This week brings the end of the holy month of Ramadan, a 30-day fast practiced by many of the 1.8 billion Muslims living worldwide. The end of the fasting period is celebrated with the feast day of Eid al-Fitr.
But after prolonged periods of fasting, some strategic eating may prove beneficial in order to enjoy the multitude of food on offer. Two top nutrition experts share their health tips to help those celebrating make the most of the delicious feast. Robertus Pudyanto/Getty Images
In some places a typical Eid morning might begin with a plate of sheer khurma, a vermicelli and milk pudding spiced with cardamom and cinnamon. Starting the day with a small breakfast is a good idea, says Courtney Ferreira, a Clinical Nutritionist at the University of Maryland Medical Center. The key is to go slowly no matter how tempting big plates of food may seem. Sanjay Kanojia/AFP/Getty Images
Resistance may be a battle, but avoid indulging all at once."It's better to eat little portions at a time than fill yourself up all at once," Ferreira said. "Make sure you're listening to your body. ... Being aware of what you're eating is almost more useful for people than what exact foods to eat." STR/AFP/AFP/Getty Images
Gastrointestinal problems such as bloating can be avoided by sticking to small portions. "You can have some GI distress when you're eating that much, especially when you're not used to it," Ferreira said. "Eat a variety, but keep your quantities small. That will just help you prevent that uncomfortable fullness." Rahman Roslan/Getty Images
Though sweets such as baklava are an important (and delicious) part of the feast, be sure to go easy on them. "After doing a lot of fasting, if you're putting that much sugar into your body, it can make you feel ill and nauseous from the high blood sugar. ... It's just not the best for your body to have those crazy surges," Ferreira said. SAIF DAHLAH/AFP/Getty Images
Whether you eat baklava, roti john or lalmohan, diversifying food intake is key for a balanced diet. Experts advise making sure to get enough protein, carbohydrates, fresh fruit and vegetables throughout the day to keep your body happy. RIZWAN TABASSUM/AFP/Getty Images
"Fruits and vegetables, those are going to provide you with minerals you've missed out on," Ferreira said. She highlights that people don't need to take vitamins if they go back to eating a healthy diet in the weeks after the feast. Francois Nel/Getty Images Europe/Getty Images
Fasting during Ramadan also involves no drinking during daylight hours, so the body can have some hydration to catch up on during Eid celebrations. "As well as enjoying delicious dishes, remember to keep drinking fluids throughout the day to stay hydrated," Ferreira said. ROMEO GACAD/AFP/AFP/Getty Images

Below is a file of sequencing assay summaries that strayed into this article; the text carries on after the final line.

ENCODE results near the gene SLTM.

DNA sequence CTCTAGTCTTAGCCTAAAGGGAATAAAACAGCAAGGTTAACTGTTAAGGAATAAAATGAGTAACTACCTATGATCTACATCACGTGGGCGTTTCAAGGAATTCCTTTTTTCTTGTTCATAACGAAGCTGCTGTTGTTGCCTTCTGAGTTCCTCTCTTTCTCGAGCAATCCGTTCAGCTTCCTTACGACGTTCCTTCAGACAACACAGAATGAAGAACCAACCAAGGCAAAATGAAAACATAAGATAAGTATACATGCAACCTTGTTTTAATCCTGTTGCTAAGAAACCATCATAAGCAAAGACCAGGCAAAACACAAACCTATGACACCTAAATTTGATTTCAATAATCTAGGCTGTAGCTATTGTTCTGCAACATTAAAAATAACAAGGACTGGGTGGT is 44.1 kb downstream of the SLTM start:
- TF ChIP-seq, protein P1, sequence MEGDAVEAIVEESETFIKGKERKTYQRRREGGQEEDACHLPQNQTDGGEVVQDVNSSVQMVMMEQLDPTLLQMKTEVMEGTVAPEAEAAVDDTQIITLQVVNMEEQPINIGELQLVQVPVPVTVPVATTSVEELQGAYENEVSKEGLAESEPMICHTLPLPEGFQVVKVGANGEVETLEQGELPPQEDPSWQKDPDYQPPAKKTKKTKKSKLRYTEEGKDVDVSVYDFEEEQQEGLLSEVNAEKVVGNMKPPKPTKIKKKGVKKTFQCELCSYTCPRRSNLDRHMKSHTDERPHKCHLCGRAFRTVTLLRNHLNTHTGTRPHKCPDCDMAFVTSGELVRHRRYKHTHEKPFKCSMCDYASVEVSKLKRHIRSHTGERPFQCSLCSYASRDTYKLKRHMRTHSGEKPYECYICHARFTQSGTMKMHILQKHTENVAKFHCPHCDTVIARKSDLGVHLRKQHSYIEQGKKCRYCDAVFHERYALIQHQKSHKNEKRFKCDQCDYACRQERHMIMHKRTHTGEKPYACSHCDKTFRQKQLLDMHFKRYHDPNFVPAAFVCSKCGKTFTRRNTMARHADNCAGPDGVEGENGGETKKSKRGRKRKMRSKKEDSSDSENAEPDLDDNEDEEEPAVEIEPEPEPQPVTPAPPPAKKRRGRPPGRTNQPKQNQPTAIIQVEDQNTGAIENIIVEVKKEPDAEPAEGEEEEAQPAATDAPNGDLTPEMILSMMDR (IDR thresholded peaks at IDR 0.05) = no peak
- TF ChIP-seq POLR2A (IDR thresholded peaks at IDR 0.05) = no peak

Over the month of Ramadan, good bacteria have been growing in your gut, according to Tim Spector, author of "The Diet Myth" and professor at Kings College London. "A fast is a good way of regenerating your microbes, so that will increase certain beneficial species that you want to keep going through the times when you're not fasting," he said. Francois Nel/Getty Images Europe/Getty Images
One type of microbe, akkermansia, is particularly helpful. "It comes out during fasting periods, and because it has no food to feed off, it actually nibbles away at your gut lining," Spector said. Fear not -- this is a good thing. "It tidies it up," he said. PRAKASH MATHEMA/AFP/Getty Images
During a feast, Spector recommends eating probiotics such as cheese and yogurt as well as polyphenol-rich foods including artichokes, leeks, onions, red berries and extra virgin olive oil, which provide energy for the now-abundant levels of good bacteria in your gut. ROMEO GACAD/AFP/Getty Images
After a month of fasting, it will take some time for your body to adjust to a normal diet. Ferreira explains that it's also best to get back to normal eating habits the day after the feast, so nutrients can be replenished regularly over the following weeks.
"Most people return to their normal state within two to four weeks. ... It depends on your age [and] your medical condition, how quickly your body will bounce back," she said.
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Although it's important to eat healthy, the main thing to remember on a celebration day like Eid al-Fitr is to have fun. "People should enjoy themselves! It's a tradition. They want to have a good time," Ferreira said.
You now have your tips -- go out and celebrate! ABBAS MOMANI/AFP/AFP/Getty Images